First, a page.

WSU to launch eCenter for businesses


Earl Gregorich, director of the Small Business Director Center of the Raj Soin College of Business at Wright State University.

Greene County News Report

FAIRBORN – Owners of small businesses statewide will soon benefit from a centralized online toolbox, thanks to an initiative at Wright State University that will pool the collective knowledge and expertise of 27 centers around Ohio.

“This initiative will enable small businesses to solve problems quicker and strengthen their operations,” Earl Gregorich, director of the Small Business Development Center (SBDC) housed at Wright State’s Raj Soin College of Business, said. “And it will expand our coverage in some of the more remote areas so no one will be without resources needed to start, grow or sustain a successful business.”

The new eCenter will amount to a virtual Small Business Development Center. It will provide resources for business owners and startups that include general business news and information, training classes from vendors and all 27 centers, and advising, including direct, real-time connections to online advising by any counselor in the network.

The eCenter is designed to provide small businesses and startups with a convenient, no-cost way to get help and give them 24/7 access to resources.

“Business happens all day long,” Gregorich said. “A small business owner may not have time nine-to-five to attend class or talk to a counselor, but eCenter will be available to them all the time, and it can be tailored to their unique needs.”

Gregorich had been lobbying the state for such a virtual center for some time, so state officials finally put him in charge of developing it and coordinating its operation.

“We just weren’t keeping up with the times with our web technology and our connectivity with our clients when it came to the online stuff,” Gregorich said. “We were doing well with face-to-face interaction in our offices, but our client base was quickly moving to the digital age.”

Currently, there are about six different websites operated by the state to help entrepreneurs. There are also over 20 individual SBDC websites.

“There is no cohesiveness; they don’t look the same,” said Gregorich. “We have this ability to handle any kind of scenario that would come through the door, but we don’t have the connectivity to make it work effectively. Without a cohesive and consistent online presence, people can’t find us.”

Ohio’s SBDC network is the nation’s fifth largest, with its 27 centers serving the state’s 88 counties.

“There is a lot of territory here,” Gregorich said. “We still struggle to make contact with those clients that are in the outlying regions.”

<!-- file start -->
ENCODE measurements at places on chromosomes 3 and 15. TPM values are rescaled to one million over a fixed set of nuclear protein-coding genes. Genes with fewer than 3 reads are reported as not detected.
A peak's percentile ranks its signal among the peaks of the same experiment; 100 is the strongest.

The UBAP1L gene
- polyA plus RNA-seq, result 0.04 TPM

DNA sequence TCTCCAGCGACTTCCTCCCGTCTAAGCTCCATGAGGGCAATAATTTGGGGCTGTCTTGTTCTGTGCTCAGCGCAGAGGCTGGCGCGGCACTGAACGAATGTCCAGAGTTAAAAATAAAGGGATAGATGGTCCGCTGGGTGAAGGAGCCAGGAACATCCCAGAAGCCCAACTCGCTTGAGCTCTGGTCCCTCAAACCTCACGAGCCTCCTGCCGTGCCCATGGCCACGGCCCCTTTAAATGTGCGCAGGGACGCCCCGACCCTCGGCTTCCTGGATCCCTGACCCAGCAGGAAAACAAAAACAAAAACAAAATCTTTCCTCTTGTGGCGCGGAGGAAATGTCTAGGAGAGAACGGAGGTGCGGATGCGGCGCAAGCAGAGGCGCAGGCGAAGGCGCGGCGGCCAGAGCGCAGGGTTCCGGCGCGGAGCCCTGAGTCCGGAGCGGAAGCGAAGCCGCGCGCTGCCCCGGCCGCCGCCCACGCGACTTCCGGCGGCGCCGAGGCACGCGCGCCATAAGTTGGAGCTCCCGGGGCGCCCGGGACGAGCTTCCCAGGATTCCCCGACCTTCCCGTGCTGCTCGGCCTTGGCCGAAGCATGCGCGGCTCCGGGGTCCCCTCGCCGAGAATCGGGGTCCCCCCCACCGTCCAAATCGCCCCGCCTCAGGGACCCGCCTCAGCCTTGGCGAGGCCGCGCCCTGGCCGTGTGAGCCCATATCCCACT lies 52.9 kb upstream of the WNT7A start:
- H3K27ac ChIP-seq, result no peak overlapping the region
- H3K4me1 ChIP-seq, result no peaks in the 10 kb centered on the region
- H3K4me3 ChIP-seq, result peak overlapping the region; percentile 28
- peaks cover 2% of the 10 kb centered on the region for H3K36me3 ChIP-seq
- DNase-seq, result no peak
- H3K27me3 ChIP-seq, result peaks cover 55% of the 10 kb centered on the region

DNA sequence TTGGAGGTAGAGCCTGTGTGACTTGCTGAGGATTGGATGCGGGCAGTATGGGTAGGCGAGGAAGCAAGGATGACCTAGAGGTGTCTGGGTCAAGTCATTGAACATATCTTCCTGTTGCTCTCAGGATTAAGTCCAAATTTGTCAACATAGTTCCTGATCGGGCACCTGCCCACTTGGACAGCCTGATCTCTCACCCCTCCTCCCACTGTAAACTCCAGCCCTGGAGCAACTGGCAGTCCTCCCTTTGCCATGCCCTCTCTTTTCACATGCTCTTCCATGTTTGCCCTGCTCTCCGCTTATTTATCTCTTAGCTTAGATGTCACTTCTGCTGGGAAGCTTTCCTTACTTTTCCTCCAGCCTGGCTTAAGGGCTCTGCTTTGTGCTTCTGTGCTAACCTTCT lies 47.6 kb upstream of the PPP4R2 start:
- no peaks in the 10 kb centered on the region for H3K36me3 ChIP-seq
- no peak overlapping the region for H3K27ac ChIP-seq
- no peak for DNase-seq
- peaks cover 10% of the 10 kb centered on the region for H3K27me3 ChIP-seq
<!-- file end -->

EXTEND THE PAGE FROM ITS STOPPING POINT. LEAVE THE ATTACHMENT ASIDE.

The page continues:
Gregorich and outside designers are currently building the website. It could be up and running by the end of the summer.

“I might have a great class on how to teach somebody WordPress,” said Gregorich. “If no other center offers that class but wants to put it on in their area, they can access our material and offer the class in a consistent way.”

A company looking for marketing assistance could log in to the eCenter and see what courses, videos and white papers are available. The company could also view the profiles of all of the network’s counselors and identify a marketing specialist experienced in that company’s type of business.

“And if that counselor happens to be online at the time, the business owner can actually converse with them,” Gregorich said. “It’s real-time counseling, and it’s not territory bound.”

The website will also feature a learning-management system that offers more formal online training. In addition, it will have a Customer Relationship Management (CRM) system to keep track of client information.

The Wright State SBDC serves as a place where small businesses can work with counselors and students who help the companies with business planning, marketing, computer technology and online services. It gives the companies talent resources and gives the students real-world experience.

The center averages at least 25 business startups every year, the retention of 500 to 600 jobs and sees up to $5 million in capital investments. In addition, Gregorich travels the state to hold training sessions for other centers, and he has helped develop a robust small-business program at Wright State for military veterans.

Recently, Wright State’s SBDC and International Trade Assistance Center were honored with the 2015 SBA Small Business Development Center Service Excellence and Innovation Award, which was announced in Columbus by the Small Business Administration.

Gregorich knows of no other state that has an online toolbox like his office is developing and hopes it becomes a model for other states.

“It is going to mean better access by the clients, it’s going to be a more efficient operation for SBDC and it is going to position us to compete in our market,” he said. “In the future, clients will see us as one cohesive, 27-unit assistance center built specifically for them.

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